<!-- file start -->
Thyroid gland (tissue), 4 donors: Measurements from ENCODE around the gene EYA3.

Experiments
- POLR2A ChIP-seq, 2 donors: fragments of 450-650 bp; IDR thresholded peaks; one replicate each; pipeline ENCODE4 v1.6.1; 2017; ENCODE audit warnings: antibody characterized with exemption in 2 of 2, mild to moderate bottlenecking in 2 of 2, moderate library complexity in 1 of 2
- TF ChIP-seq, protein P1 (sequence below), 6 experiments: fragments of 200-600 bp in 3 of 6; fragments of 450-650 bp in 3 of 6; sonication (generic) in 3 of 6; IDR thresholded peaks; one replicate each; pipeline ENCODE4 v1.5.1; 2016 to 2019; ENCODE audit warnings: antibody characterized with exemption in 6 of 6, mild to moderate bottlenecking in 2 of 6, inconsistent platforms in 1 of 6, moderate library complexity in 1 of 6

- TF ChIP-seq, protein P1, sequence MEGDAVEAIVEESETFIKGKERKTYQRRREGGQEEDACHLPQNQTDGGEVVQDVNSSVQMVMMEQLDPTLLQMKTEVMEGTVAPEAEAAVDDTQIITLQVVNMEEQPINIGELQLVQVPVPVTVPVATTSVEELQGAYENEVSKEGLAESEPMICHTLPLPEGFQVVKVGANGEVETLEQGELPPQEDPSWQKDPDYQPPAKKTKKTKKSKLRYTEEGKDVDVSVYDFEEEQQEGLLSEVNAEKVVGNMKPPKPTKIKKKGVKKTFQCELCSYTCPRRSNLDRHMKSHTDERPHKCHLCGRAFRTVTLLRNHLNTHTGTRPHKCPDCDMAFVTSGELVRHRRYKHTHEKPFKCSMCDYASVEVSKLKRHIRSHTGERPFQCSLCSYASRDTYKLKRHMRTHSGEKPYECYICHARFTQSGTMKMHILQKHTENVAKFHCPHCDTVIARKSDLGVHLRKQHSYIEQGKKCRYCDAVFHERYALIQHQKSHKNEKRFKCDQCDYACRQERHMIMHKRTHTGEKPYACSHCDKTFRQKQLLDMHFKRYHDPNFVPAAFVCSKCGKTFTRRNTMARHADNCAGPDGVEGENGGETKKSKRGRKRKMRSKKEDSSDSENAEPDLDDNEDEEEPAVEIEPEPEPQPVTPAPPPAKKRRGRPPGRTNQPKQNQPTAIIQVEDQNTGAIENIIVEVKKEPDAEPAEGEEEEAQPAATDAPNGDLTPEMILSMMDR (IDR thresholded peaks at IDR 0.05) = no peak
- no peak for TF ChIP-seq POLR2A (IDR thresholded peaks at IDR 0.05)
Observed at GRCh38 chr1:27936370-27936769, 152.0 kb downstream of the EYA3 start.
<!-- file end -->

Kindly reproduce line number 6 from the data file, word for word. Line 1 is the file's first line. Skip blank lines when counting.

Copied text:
- no peak for TF ChIP-seq POLR2A (IDR thresholded peaks at IDR 0.05)